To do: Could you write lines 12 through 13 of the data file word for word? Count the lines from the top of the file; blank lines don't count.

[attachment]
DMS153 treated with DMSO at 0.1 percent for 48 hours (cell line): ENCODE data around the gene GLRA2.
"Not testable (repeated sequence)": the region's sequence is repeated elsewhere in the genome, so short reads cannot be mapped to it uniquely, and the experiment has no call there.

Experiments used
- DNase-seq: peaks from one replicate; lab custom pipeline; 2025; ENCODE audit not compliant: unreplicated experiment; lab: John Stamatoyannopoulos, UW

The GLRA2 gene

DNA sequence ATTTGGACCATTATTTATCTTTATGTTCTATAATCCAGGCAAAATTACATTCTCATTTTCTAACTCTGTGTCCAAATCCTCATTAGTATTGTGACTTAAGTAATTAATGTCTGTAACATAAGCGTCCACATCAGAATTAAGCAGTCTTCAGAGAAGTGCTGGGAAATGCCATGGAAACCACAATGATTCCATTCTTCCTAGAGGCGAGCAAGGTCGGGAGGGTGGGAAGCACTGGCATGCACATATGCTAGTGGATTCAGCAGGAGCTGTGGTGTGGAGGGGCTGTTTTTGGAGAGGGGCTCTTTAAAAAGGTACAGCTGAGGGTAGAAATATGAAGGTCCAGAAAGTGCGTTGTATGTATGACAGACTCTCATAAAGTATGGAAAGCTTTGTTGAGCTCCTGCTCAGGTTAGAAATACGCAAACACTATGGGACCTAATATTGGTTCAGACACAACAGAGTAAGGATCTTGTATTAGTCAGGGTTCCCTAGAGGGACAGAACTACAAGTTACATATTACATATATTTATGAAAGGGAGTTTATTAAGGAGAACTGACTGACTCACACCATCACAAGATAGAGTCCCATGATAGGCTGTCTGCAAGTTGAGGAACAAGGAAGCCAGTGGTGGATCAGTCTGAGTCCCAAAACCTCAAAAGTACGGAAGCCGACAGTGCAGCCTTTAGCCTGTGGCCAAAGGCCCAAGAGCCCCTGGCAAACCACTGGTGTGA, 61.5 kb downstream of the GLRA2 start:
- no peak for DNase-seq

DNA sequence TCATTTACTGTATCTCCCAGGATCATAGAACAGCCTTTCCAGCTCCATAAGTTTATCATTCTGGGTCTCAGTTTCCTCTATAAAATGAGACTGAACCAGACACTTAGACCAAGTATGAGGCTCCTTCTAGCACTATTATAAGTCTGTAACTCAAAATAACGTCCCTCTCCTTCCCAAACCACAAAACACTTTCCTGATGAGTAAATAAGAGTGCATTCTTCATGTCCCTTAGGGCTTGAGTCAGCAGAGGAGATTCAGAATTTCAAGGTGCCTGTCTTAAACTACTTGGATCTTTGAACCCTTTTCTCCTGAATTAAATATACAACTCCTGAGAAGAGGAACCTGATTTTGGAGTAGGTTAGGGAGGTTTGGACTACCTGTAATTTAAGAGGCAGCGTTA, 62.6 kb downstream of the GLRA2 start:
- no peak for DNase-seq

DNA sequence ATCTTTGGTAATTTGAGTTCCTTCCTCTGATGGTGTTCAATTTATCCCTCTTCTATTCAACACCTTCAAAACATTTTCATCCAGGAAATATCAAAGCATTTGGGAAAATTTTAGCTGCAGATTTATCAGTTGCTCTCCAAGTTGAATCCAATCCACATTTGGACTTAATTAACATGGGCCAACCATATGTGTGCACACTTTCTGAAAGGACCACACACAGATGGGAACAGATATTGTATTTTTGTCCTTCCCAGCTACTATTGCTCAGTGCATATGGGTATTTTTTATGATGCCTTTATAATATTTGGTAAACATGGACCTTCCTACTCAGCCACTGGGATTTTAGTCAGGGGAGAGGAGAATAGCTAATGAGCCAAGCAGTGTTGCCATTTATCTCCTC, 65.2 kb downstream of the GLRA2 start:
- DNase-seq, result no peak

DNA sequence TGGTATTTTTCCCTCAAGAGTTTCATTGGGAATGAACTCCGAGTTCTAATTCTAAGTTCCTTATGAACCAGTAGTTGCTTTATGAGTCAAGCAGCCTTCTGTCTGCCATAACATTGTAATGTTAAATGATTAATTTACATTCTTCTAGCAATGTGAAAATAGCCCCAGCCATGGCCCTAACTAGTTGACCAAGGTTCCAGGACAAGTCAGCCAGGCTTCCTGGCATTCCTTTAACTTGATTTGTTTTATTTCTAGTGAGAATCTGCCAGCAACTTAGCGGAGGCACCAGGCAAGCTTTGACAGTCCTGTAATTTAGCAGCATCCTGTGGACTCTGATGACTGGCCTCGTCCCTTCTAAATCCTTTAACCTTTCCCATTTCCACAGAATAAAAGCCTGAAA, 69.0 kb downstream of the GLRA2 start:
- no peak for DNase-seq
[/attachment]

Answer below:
DNA sequence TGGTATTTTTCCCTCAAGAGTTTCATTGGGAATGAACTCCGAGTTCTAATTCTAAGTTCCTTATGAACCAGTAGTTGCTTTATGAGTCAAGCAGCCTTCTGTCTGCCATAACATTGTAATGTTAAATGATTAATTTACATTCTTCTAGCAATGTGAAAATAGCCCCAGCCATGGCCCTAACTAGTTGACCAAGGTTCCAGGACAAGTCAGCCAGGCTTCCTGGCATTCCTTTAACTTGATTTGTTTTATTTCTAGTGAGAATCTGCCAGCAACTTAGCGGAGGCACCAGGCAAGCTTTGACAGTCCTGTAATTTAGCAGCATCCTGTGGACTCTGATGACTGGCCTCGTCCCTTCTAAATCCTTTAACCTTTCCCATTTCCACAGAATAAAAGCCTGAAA, 69.0 kb downstream of the GLRA2 start:
- no peak for DNase-seq